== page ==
What nationality eats the most on a cruise? It seemed like a trick question and I felt quite confident that the answer would be Americans. But no. As I discovered on my galley tour on HAL Cruises’ MS Oosterdam, the answer is Australians.
Thinking there must be some kind of misunderstanding I asked our guide if he was sure. Turns out he was so sure he could tell us that they have to factor extra money into the food budget when they know there’s going to be lots of Aussies on board.
While I’m not sure just how much extra they load onto a ship when they know we’ll be there, the average consumption on a seven day cruise on Oosterdam includes 5,366 kilos of meat, 1,730 kilos of poultry, 1,360 kilos of fish and another 1,168 kilos of other seafood. Then there’s the 6,236 kilos of fresh vegetables, not counting 3,515 kilos of potatoes.
Around 90% of that food is prepared in the Oosterdam’s galley, which seems like a rather large kitchen until you think that it’s pumping out meals for almost 3000 people a day, at which point it becomes a thing of wonder.
Every day food for up to 1950 guests and almost 800 crew comes through this space, and every guest has the chance to go behind the scenes on one of the Holland America Line’s free galley tours to see it for themselves.
Not only am I impressed by what the chefs and their assistants achieve, but take my hat off to those who wash around 3000 dinner plates, 7000 dessert plates (second desserts are so tempting on a cruise) 2000 side plates and 5000 glasses every time the passengers enjoy a meal.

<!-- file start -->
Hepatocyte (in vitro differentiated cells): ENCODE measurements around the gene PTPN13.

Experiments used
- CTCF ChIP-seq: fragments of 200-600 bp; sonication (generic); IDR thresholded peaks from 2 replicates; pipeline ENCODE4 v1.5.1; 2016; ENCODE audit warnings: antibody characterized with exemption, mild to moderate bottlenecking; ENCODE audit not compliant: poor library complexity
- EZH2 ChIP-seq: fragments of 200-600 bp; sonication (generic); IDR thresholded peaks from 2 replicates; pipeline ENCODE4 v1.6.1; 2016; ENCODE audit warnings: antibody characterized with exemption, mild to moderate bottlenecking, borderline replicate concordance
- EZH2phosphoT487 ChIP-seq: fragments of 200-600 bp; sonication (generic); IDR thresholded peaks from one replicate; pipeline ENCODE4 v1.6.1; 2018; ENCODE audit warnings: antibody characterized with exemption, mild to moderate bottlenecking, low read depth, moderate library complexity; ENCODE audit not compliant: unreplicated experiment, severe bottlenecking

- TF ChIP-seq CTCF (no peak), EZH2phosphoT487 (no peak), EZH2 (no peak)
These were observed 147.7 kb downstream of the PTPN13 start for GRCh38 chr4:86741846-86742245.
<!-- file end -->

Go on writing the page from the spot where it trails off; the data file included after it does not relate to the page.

Walking through the galley we get to see the Hot Kitchen where, as the name suggests, the hot dishes are prepared in small batches so as not to compromise the taste and texture before they’re served.
Then it’s into the bakery. I’ve smelt fresh bread cooking when I’ve been at a certain point on the ship but I didn’t realise just how much of it was rising.
While part of the bakery is found down on B deck, this relatively small space helps create 20 different kinds of bread daily, including 4000 dinner rolls, 800 croissants, 120 loaves of bread and 100 loaves of French Bread. Then it’s into the Pastry shop section, where I see so many of the delicious treats I’ve sampled at dinners and at high teas being created.
Finally it’s a visit to the Pinnacle Grill’s special section. Not only does the ship’s premium restaurant have their own space to cook, they also have their own dishwashing area, which considering the Bvlgari plates and Riedel stemware they use is not surprising.
As the tour comes to an end, we find ourselves standing in Pinnacle Grill, knowing that no matter where we sit down to dinner that night, we’ll be looking at our meals with a newfound appreciation.
Hats off to the chef, and to all who work with them.
The galley tour is offered to all guests free of charge. There is no need to book, just keep an eye out in the daily program for when and where and make sure you show up on time.
To find out more about the food on board HAL Cruises, check out my guide to the restaurants on board MS Oosterdam.
Amanda Woods cruised the South Pacific on MS Oosterdam as a guest of Holland America Line Cruises As usual all opinions are her own.
Like cruising? Check out some of my other cruise stories, including Uniworld’s River Countess in Venice, seeing the Northern Lights in Norway on Hurtigruten, cruising the Med on Azamara Quest, the farewell to Celebrity Century, and cruising down the Mekong with Pandaw.